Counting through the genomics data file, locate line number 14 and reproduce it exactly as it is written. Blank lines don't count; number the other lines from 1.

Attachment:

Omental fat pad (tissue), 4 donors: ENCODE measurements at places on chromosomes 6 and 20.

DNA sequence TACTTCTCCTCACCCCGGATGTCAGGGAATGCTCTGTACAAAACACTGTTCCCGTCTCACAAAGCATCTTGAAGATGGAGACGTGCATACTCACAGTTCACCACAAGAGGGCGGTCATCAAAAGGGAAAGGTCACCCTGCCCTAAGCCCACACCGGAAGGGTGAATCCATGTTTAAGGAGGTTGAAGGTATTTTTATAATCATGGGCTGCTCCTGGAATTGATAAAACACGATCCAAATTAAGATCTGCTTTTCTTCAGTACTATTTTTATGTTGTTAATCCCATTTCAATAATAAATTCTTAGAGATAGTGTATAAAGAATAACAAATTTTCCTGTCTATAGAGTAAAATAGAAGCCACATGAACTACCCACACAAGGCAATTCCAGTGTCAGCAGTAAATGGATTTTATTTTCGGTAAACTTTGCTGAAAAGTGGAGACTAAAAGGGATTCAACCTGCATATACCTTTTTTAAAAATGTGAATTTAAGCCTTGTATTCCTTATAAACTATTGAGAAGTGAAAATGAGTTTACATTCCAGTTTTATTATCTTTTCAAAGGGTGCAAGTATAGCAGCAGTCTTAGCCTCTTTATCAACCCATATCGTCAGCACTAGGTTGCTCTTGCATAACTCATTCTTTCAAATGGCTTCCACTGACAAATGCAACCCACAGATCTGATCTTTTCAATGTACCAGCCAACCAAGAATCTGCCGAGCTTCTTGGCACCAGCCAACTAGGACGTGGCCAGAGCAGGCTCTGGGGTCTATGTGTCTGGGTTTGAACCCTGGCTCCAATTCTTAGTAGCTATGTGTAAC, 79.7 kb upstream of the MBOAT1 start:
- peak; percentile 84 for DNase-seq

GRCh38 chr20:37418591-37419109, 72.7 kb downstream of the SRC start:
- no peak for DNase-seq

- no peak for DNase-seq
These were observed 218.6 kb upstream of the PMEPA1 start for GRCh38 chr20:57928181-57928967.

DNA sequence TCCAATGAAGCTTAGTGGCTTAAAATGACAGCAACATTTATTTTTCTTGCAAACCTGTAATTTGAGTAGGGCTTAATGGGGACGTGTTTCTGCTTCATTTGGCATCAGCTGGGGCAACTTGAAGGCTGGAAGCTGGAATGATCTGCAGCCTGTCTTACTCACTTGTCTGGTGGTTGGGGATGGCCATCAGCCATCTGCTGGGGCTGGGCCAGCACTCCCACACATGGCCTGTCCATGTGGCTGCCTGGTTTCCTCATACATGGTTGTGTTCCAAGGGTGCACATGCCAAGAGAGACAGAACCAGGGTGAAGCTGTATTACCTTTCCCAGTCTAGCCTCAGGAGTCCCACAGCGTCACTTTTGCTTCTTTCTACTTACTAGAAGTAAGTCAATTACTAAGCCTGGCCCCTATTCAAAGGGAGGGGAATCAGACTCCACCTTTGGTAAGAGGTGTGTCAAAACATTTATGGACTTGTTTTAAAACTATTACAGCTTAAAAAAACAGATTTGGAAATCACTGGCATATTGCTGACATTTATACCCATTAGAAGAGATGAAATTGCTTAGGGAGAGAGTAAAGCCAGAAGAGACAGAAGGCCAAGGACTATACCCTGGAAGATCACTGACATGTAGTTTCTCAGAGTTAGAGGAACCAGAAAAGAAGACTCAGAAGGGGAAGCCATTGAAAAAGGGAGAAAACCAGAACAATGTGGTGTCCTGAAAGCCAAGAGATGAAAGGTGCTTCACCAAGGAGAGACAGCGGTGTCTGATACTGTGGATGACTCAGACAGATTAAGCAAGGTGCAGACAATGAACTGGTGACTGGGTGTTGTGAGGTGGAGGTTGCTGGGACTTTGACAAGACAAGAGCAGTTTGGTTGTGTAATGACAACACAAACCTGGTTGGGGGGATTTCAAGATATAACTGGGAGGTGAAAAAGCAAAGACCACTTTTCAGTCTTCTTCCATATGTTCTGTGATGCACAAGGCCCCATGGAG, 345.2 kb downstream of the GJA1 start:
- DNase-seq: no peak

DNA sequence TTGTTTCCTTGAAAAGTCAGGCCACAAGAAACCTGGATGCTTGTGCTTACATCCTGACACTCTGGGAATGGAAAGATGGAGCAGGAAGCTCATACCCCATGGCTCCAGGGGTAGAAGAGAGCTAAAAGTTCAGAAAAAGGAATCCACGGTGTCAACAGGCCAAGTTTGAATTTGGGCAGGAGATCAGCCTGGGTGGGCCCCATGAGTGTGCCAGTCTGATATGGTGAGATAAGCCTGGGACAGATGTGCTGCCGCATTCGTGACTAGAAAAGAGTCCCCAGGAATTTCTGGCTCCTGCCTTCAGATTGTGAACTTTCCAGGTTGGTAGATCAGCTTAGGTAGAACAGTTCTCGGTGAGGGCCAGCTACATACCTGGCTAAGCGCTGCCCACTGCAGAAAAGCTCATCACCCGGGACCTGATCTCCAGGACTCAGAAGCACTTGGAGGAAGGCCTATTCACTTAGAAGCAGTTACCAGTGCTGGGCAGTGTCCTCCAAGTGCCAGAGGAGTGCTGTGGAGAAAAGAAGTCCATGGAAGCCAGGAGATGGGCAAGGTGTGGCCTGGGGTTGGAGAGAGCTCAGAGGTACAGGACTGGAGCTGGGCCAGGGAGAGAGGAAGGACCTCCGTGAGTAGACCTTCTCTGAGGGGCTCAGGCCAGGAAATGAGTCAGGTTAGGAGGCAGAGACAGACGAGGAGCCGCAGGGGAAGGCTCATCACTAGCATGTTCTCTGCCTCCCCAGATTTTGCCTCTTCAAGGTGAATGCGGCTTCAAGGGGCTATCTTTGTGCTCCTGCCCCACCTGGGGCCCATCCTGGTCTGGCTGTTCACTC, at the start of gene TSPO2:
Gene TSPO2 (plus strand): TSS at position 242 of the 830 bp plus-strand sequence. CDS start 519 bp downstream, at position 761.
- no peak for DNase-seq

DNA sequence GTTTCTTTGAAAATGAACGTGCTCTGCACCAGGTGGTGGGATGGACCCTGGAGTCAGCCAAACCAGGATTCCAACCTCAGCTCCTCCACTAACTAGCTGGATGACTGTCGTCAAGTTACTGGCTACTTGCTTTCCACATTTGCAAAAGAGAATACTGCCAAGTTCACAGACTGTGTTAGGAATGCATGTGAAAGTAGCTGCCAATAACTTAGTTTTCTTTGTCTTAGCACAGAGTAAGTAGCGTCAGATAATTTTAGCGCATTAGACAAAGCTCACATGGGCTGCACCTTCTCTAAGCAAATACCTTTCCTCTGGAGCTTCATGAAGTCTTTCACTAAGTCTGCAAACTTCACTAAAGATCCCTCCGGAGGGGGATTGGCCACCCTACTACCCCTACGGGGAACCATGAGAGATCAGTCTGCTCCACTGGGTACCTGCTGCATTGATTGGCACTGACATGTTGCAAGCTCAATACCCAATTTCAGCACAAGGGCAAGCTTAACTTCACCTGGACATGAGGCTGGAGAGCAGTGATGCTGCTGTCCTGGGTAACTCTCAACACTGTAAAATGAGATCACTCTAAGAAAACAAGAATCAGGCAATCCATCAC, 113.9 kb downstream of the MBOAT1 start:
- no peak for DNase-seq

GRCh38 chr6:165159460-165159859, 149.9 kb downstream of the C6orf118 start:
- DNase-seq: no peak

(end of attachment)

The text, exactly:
- no peak for DNase-seq